Yes. As the British Foreign and Commonwealth Office say it is safe to visit all parts of Japan, except the areas north east of Tokyo most directly affected by the earthquake and tsunami, most major travel insurance providers will cover your holiday in Japan. Please be sure to double-check check with your provider before you go.
Can I travel around the country on public transport?
Yes. Transport networks, such as roads, railways, airports and ports, are now almost completely back to normal outside the disaster zone. Visitors to Japan can use public transport to travel around all major cities – eg. Tokyo, Kyoto and Osaka – and the bullet train network to travel between cities such as Tokyo and Kyoto and Osaka and Hiroshima.
In Tohoku services on the Yamagata and Akita bullet train lines resumed service on 29 April. For aviation, all airports – including Sendai Airport – are open and in operation. For maritime transport, all ports are open and in operation with certain limitations.
What about the situation of radiation in Japan?
Areas outside the 30 kilometre exclusion zone surrounding the Fukushima Daiichi Nuclear power plant have been evaluated to have permissible levels of radiation. Environmental radioactivity levels by prefecture, including Tokyo, are monitored constantly and the readings are readily available to the general public. For more information, please refer to this page showing the levels of radiation in major cities around the world and Japan’s various prefectures. It clearly shows the levels of radiation in Tokyo are not high in comparison with that in major cities around the world.
Is the food & water safe?
Tap water can be used for washing hands, bathing and drinking. For anyone who would prefer to drink bottled water, it is readily available in supermarkets and convenience stores. Radioactive materials in tap water are monitored everyday. For more information, please refer to the Japanese Government Ministry of Health, Labour and Welfare’s website.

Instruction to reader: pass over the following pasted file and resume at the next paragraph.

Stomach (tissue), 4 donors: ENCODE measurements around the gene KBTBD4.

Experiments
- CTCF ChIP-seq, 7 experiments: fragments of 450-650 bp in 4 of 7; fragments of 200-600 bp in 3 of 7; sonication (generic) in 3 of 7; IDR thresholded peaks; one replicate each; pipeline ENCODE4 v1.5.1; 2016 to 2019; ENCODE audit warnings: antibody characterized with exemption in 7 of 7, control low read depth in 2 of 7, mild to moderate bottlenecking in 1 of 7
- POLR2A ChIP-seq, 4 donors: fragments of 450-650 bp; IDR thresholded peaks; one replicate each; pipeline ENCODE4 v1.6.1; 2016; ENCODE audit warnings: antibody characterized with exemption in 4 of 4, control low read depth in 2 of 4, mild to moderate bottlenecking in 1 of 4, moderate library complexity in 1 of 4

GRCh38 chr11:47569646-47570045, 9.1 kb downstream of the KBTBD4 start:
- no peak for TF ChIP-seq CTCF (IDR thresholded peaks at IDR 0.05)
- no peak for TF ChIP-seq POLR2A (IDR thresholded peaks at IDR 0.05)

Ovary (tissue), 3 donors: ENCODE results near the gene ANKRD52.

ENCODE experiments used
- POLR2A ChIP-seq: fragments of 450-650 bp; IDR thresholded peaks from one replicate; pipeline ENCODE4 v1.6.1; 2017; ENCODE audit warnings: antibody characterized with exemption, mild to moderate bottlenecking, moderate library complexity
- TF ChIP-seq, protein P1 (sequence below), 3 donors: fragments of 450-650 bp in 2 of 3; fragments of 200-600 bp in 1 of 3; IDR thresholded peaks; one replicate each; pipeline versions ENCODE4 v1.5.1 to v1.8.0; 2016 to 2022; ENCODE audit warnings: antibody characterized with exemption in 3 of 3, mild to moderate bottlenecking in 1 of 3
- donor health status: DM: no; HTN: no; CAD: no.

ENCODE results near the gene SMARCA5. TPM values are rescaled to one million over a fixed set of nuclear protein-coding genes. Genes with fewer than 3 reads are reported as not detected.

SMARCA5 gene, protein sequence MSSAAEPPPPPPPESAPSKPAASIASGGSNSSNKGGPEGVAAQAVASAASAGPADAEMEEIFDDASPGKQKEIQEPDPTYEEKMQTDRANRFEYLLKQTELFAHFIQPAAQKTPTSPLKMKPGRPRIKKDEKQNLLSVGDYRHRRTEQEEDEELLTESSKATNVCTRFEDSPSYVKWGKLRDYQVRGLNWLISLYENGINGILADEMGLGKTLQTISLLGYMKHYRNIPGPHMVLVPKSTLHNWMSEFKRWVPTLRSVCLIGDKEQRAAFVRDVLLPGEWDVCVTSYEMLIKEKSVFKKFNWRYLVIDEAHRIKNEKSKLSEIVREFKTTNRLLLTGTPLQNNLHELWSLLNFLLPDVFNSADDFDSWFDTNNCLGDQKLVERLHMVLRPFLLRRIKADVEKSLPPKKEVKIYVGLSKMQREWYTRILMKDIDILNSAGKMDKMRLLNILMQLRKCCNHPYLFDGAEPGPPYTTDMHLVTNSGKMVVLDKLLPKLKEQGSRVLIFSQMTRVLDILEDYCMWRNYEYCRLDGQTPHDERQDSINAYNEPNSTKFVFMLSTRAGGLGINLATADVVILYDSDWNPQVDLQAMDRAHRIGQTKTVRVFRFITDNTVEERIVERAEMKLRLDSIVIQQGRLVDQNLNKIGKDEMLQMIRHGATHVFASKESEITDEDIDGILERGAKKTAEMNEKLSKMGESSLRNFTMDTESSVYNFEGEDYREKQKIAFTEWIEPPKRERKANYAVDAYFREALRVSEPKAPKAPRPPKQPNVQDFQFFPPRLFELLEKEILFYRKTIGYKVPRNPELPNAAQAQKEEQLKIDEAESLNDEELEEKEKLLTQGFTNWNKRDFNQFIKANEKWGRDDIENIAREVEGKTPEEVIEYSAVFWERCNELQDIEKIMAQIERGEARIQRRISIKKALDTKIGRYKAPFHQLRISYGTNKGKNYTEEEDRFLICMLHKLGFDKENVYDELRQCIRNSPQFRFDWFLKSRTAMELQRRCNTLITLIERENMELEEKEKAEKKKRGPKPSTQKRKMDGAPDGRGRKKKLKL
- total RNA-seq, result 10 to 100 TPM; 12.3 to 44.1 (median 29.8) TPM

Radioactive materials in food products are monitored everyday. The Government of Japan restricts the distribution and consumption of produce that is found to have radiation level exceeding the standard which is set by the Government. For more information, please refer to the Japanese Government Ministry of Health, Labour and Welfare’s website.
Is there enough food & water?
Yes. There were some initial problems with distribution of supplies in the earthquake and tsunami affected areas due to damage done to the areas road, rail and shipping infrastructures. However, steady supplies of food and water have now been secured and are being distributed to people in the rescue centres and homes in the affected areas.
In other areas, including Tokyo, there are no longer any problems with shortages. Food, water and all other essentials are in plentiful supply.
Can I book a trip to Japan?
Yes, absolutely! Many tour operators continue to offer holidays in Japan. You can choose to have a holiday focusing on western Japan arriving via Osaka (Kansai) airport, or fly directly into Japan’s capital Tokyo to start your Japan holiday.